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Business Observer Friday, Jun. 3, 2011 9 years ago

Freedom Driver

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Ryan Houck headed Citizens for Lower Taxes and a Stronger Economy to kill Amendment 4, the 'vote on everything' amendment. He now defends new attacks on economic freedom with Free Market Florida.
by: Jay Brady Government Editor

Ryan Houck may forever be known as the mastermind of the campaign that killed Amendment 4 - a constitutional amendment that mandated voters approve changes to a local government's comprehensive plan. Business interests feared the over-reaching growth control measure would destroy 250,000 jobs.

With that victory in his past, Houck sees more roadblocks to economic freedom ahead, which is why he chose to lead Free Market Florida, a Tampa-based “free market watchdog” advocacy group. It's the successor organization to Citizens for Lower Taxes and a Stronger Economy, the lead organization for last year's “Vote No on 4” campaign.

In leading that effort, Houck — a 2006 Rollins College political science grad — formed a coalition of more than 320 campaign partners, 15,000 Facebook fans, 4,000 volunteers and nearly 15,000 industry advocates. He has expanded his use of new media in his new role to include Twitter and more video links. “One of the most innovative tools there is, is video technology,” Houck says. “That's an important part of the way we communicate and more important in the next few years.”

On the re-launched group's website, FreeMarketFlorida.org, Houck prevalently uses videos as a tool to make his organization's case against various regulations to those who support its mission as “an unapologetic advocate for the principles of the free market.”

Houck wants to keep that support base focused on new issues, what his group calls “flashpoints,” which he says means “where we think the health of Florida's business climate is at stake.”

One of those flashpoints includes the numeric nutrient criteria that the U.S. Environmental Protection Agency is attempting to impose on the state as the result of a court settlement. Other flashpoints include litigation pursued by environmental groups and land-use issues.

Backed by the Florida Chamber of Commerce, the non-profit Free Market Florida waded into the fight against the U.S. Environmental Protection Agency's plan to mandate that the state use numeric nutrient criteria to set quantitative limits on the water quality of rivers, lakes and streams and eventually coastal and estuarine waters, too. A study done by the University of Florida and the Florida Department of Agriculture and Consumer Services estimates that the regulation could cost $1 billion each year in direct costs plus an additional $1 billion in indirect costs. The study also claims it could put 14,000 agriculture workers out of a job.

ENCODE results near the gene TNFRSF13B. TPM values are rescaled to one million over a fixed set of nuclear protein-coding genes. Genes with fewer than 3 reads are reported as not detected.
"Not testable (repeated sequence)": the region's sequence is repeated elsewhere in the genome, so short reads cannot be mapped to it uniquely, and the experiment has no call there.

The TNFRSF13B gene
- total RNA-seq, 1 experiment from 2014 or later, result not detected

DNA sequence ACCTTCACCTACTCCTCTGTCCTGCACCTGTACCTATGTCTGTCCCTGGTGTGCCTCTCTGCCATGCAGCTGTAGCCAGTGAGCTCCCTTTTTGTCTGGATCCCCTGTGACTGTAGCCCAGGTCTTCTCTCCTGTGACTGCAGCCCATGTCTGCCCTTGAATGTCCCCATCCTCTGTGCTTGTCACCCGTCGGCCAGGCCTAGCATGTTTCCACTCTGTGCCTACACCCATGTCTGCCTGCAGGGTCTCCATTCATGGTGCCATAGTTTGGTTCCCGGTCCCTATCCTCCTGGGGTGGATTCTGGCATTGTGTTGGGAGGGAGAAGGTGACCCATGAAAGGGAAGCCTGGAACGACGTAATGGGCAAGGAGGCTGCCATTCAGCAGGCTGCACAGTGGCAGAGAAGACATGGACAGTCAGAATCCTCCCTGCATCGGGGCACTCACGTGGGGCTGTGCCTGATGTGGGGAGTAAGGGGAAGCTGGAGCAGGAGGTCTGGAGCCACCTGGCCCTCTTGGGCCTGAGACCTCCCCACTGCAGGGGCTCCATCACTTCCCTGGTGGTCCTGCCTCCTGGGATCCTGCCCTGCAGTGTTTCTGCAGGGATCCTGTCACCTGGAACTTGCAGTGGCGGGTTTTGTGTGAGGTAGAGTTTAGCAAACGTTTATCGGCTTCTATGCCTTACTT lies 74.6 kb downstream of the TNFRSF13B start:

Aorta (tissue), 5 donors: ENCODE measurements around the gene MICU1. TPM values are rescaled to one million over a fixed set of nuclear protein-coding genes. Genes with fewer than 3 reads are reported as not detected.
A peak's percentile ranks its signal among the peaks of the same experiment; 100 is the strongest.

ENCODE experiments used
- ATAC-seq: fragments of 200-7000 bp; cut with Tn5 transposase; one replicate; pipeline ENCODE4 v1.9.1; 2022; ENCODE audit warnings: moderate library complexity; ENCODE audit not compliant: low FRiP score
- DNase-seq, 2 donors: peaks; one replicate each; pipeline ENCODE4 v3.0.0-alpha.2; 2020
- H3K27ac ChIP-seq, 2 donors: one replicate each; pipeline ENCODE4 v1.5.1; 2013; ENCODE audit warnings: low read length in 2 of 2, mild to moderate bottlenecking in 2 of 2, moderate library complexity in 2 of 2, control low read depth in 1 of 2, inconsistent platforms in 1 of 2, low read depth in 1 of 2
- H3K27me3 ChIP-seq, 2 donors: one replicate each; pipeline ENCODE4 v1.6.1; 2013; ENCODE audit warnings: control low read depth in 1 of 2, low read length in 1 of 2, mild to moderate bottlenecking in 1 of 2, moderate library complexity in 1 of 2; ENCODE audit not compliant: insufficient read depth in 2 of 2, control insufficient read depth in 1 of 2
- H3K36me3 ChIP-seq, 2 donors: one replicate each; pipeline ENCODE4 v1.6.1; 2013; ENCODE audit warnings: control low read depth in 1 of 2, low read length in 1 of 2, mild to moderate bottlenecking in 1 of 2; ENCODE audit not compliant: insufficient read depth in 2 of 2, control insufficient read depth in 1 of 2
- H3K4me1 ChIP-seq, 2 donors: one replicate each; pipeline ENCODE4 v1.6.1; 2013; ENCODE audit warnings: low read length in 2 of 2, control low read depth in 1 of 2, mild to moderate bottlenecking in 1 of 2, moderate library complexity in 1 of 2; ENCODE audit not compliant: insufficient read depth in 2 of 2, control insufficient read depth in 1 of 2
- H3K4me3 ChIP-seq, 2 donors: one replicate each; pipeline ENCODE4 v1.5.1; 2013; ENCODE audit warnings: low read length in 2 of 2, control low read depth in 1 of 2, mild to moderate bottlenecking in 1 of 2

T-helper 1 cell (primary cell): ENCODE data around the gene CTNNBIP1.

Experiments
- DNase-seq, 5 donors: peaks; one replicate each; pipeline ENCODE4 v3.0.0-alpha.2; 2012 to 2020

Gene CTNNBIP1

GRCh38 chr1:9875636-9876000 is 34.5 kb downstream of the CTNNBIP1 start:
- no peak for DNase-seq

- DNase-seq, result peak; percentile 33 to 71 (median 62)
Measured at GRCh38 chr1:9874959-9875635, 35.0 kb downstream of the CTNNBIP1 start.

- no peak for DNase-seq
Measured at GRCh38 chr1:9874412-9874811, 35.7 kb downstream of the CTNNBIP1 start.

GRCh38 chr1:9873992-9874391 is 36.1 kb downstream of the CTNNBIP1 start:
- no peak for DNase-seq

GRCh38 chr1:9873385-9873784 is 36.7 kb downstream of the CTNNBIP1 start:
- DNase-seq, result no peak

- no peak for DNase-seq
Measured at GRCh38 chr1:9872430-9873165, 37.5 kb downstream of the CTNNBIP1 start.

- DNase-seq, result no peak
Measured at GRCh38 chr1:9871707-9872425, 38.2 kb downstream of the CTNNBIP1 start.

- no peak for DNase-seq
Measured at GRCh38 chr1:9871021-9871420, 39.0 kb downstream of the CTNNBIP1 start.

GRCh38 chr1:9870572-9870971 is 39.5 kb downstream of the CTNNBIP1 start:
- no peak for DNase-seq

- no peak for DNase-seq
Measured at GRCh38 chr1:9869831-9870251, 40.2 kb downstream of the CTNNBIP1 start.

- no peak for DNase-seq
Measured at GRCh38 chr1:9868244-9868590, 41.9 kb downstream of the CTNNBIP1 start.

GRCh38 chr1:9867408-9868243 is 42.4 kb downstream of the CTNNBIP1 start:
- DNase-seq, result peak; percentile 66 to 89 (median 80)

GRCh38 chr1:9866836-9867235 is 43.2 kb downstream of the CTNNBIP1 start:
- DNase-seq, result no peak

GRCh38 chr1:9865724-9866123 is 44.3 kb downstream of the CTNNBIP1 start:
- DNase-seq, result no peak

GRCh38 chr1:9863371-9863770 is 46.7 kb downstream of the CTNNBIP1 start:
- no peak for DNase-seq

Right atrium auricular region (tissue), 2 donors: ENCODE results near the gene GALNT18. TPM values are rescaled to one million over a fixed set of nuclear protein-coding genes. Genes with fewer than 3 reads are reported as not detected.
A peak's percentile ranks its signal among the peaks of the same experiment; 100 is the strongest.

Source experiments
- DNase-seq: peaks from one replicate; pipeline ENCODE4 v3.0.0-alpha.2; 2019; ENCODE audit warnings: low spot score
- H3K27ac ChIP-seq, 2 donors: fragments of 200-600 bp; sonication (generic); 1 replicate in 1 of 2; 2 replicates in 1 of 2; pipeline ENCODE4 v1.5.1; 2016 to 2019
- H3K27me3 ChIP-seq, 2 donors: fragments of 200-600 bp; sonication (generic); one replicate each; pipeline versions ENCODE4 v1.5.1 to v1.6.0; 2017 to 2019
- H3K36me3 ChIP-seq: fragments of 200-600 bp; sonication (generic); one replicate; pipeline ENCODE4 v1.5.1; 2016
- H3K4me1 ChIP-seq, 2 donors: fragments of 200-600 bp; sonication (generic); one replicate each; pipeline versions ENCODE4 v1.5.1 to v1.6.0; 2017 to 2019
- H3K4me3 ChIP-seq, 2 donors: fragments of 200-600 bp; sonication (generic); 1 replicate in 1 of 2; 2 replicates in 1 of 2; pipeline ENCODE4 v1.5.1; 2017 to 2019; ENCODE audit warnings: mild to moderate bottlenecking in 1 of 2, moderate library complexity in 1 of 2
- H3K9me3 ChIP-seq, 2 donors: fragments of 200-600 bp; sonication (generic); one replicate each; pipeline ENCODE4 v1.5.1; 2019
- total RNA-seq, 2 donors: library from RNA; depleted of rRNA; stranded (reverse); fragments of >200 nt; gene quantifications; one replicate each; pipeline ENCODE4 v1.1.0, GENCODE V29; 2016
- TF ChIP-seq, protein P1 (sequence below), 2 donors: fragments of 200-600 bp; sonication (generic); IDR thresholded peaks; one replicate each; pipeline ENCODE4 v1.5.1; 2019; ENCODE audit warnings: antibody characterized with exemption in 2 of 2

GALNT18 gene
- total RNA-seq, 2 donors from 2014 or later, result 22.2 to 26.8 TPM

Houck's group takes aim at environmental groups, such as 1,000 Friends of Florida, the Florida Sierra Club and EarthJustice. In one of his videos, Houck says these groups' intentions aren't to save the environment, but rather to engage in an “endless cycle of litigation” designed to limit growth in the Sunshine State.

Free Market Florida's mission also includes reforming the state's growth management laws, a logical extension of the past few years devoted to defeating Amendment 4. With the adoption of the Community Planning Act by the Legislature, Free Market Florida can count that measure as an early success.

Gov. Rick Scott is expected to sign the growth management law reform, which limits the state's role in overseeing local government comprehensive plans, but also prohibits local governments from holding referenda on plan amendments.

As for the nutrient criteria, Houck will continue to make videos, lobby and try to get information out to get the EPA to back off.

“We'll continue to weigh in on the issue,” says Houck, who emphasizes the importance of Free Market Florida's communications-driven strategy. “It's one of the biggest threats to Florida's economy.”

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